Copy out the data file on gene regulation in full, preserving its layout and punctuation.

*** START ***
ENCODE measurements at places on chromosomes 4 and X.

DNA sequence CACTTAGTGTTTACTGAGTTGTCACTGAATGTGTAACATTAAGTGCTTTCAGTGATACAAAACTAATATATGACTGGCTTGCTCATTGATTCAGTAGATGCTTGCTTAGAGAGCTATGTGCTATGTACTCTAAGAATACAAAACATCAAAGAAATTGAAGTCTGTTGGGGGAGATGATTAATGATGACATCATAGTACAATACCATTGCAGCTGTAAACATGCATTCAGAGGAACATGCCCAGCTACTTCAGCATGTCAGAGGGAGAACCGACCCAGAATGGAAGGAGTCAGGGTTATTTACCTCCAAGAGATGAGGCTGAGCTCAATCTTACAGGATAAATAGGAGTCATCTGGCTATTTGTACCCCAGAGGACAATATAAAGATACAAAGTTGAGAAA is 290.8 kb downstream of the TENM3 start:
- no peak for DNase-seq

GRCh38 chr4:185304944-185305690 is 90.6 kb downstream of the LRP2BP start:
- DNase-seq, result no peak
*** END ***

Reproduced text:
ENCODE measurements at places on chromosomes 4 and X.

DNA sequence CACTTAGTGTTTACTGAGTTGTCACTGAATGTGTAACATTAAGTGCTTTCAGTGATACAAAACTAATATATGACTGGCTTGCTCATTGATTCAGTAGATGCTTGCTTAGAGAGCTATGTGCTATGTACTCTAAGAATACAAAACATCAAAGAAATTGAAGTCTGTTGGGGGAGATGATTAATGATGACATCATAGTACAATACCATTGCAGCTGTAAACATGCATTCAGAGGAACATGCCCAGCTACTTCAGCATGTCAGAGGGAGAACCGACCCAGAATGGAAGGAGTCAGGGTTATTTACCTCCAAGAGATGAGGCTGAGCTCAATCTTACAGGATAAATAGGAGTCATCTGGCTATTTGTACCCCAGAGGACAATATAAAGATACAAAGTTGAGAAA is 290.8 kb downstream of the TENM3 start:
- no peak for DNase-seq

GRCh38 chr4:185304944-185305690 is 90.6 kb downstream of the LRP2BP start:
- DNase-seq, result no peak